A Review of Garmin’s New Forerunner 935 Multisport Watch

In the triathlon world, the Garmin Forerunner 735XT is popular among some of the most serious athletes—and for good reason. It’s powerful, accurate, and has just about every feature necessary to measure your output to improve performance. We’re huge fans here at ACTIVE, so when Garmin announced a new premium multisport watch with an emphasis on running, we couldn’t wait to get our hands on it. 

We put the Forerunner 935 to the test across a variety of workouts, and laid it all out here for you to make an informed decision about whether this multisport watch is right for you. 

First Look

Garmin Review

The first thing we noticed was how light the device is. Its featherweight build (only 49 grams), paired with the pliable silicone strap made for a comfortable and unrestricted experience. The buttons have a solid and satisfying click, and the higher resolution customizable watch face is clear and easy to read—even in direct sunlight. The best part? It doesn’t look like a multisport GPS watch (think Garmin’s Forerunner 920XT)—we’ve taken it out for drinks post-workout and nobody’s the wiser.

Wrist-Based Heart Rate and Activity Tracker

As with the FR735XT, you can leave your chest strap at home when using the FR935. The updated wrist-based optical heart rate monitor tracks your heart rate 24/7, so you can see trends over time, even when you sleep. The sensor now has a flusher profile and seemed more accurate than the optical HR sensor on the FR735XT. 

Optical HR from other brands can be unreliable and inaccurate, but when compared to wearing a Garmin HR strap, the FR935 was astonishingly accurate—especially while running. Our HR strap may be permanently shelved from now on for daily training efforts.

You might expect GPS to be included in this device (and don’t worry, it is), but the FR935 is also an all-day activity tracker. Your step count and sleep patterns can then be uploaded to your Garmin Connect account, which is then analyzed for handy insights—for example, I learned that I’m prone to take less steps on Thursday. Who knew?! 

The watch also alerts you when you’ve been sitting around for too long—I had to stand up and take a lap around the block twice over the course of writing this article. Talk about motivation.

Garmin Review

The Swim

GPS-based devices have generally had a tough go of it in the water as it relates to accuracy, and especially when recording in open water. We only tested the FR935 in pool mode, which uses the accelerometer to determine each time you hit the wall and make a turn (pro tip: push off the wall forcefully to ensure it registers). The unit not only tracks strokes, but also records pace, distance and personal records. We found it to be more accurate than most, and just as much at home in the water as on the bike or the run. Note that optical HR won’t capture in the water, so you’ll want to pair the FR935 with Garmin’s HRM swim strap for heart rate data. While it’s tough to get a baseline comparison, we found the FR935 performed well and had no connectivity issues with the HR strap.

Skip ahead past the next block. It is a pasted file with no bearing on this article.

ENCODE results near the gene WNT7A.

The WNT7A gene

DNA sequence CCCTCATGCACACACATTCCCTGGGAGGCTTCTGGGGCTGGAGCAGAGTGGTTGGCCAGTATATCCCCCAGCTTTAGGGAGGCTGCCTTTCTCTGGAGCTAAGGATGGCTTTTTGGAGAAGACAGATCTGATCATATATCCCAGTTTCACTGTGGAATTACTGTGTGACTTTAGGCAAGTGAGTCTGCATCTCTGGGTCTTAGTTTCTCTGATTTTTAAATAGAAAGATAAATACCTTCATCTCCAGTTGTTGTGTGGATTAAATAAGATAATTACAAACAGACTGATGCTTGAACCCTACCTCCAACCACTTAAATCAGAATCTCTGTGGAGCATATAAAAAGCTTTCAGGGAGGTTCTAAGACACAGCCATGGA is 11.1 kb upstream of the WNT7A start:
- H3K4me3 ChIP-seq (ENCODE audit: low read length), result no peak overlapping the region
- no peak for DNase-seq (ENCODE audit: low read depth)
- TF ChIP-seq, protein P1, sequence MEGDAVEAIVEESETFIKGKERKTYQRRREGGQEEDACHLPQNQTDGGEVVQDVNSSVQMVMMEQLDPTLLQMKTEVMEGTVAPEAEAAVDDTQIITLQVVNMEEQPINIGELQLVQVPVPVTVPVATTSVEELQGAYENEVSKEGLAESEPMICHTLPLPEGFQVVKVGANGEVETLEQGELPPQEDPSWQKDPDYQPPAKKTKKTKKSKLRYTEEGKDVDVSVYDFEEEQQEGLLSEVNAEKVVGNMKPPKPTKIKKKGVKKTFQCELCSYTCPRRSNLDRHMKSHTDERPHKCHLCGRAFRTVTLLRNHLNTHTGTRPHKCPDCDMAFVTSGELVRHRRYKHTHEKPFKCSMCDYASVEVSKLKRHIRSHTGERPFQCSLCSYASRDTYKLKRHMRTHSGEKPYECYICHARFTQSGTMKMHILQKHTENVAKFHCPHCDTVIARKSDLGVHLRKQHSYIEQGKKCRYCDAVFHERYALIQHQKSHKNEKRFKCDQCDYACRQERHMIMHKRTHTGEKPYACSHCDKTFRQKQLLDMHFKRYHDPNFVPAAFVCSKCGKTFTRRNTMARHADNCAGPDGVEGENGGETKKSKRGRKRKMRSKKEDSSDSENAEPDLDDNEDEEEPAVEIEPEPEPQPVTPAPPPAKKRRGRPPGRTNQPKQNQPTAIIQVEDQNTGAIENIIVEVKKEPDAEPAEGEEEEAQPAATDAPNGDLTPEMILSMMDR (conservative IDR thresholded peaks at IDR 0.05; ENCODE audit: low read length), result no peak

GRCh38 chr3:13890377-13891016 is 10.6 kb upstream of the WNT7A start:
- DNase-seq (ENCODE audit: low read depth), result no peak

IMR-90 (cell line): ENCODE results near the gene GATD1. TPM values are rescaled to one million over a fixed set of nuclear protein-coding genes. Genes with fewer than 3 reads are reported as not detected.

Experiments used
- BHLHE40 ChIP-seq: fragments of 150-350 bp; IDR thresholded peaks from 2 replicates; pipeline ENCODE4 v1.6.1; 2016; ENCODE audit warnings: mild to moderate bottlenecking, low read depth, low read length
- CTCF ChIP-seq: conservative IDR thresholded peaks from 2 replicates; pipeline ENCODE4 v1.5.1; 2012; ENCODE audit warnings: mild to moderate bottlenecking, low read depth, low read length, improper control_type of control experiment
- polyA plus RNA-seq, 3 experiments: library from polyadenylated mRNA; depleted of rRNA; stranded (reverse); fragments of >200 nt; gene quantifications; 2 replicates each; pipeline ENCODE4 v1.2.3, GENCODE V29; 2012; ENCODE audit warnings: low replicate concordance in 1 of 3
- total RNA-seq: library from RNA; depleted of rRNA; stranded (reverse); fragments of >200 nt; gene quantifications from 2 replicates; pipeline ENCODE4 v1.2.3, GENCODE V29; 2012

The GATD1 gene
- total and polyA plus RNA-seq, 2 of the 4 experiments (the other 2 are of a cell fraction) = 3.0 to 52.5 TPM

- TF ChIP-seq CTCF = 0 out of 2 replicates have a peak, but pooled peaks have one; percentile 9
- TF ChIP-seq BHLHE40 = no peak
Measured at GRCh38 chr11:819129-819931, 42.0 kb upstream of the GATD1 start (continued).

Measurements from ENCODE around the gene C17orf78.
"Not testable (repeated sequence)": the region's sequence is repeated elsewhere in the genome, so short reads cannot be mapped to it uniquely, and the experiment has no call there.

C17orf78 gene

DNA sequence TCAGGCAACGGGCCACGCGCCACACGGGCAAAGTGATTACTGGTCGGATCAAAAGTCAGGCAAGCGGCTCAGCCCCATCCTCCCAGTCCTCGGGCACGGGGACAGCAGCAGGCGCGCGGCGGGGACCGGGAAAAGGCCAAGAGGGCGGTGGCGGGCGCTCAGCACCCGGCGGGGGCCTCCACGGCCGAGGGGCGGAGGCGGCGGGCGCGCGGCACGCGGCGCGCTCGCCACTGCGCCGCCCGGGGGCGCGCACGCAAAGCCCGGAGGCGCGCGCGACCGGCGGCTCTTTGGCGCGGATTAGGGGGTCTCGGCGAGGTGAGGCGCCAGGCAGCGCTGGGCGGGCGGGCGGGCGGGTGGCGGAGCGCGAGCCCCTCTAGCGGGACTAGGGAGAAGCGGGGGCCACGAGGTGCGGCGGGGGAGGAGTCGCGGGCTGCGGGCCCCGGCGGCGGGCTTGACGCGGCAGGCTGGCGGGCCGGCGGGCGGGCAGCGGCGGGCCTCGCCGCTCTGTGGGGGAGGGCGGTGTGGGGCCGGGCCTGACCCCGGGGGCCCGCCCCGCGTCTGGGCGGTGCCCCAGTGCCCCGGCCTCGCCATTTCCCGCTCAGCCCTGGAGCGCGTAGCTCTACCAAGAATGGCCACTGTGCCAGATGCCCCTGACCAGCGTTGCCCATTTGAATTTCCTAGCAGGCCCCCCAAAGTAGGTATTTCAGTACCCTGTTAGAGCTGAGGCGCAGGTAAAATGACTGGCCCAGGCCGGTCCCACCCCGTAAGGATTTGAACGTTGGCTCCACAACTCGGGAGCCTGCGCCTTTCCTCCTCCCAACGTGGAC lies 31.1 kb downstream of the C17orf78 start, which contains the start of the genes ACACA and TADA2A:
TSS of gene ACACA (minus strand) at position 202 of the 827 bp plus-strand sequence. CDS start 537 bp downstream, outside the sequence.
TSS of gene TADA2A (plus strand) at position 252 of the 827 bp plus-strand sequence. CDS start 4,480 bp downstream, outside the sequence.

The Bike

Besides the usual sensor connectivity (see below), the FR935 tracks power zones, how long you’ve been in a seated or standing position, platform center offset and power phase. While that may be a different language for the large majority of age-group triathletes, these metrics can make a huge difference for those data-driven triathletes truly looking to gain a competitive edge. With power meters more affordable than ever, these features will have more of a demand throughout the triathlon scene in the coming months.

The Run

This is a new feature for Garmin—chest strap-free running metrics. When combined with the Running Dynamics Pod, six running dynamics (including ground contact time, stride length, cadence, etc.) can be displayed on the FR935 without the use of a heart rate strap. While designed for triathletes, the size and functionality of the FR935 is also perfect for pure runners.

We weren’t provided a Running Dynamics Pod when testing this unit, but as running is notoriously my weakest of the three disciplines, I can see how it would be valuable to receive instant feedback on my form and where to gain more efficiency. In case you’re a forgetful type, the FR935 even reminds you to unclip your running pod after you complete a workout—saving you from an expensive load of laundry.

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About the Author

Michael Nystrom

Michael Nystrom is the triathlon and cycling editor for Active.com. A California native, Michael graduated from the University of Southern California with a master's degree in journalism. He is a 2x IRONMAN and has done countless sprint- and olympic-distance triathlons. Follow Michael on Twitter, Instagram or LinkedIn.
Michael Nystrom is the triathlon and cycling editor for Active.com. A California native, Michael graduated from the University of Southern California with a master's degree in journalism. He is a 2x IRONMAN and has done countless sprint- and olympic-distance triathlons. Follow Michael on Twitter, Instagram or LinkedIn.

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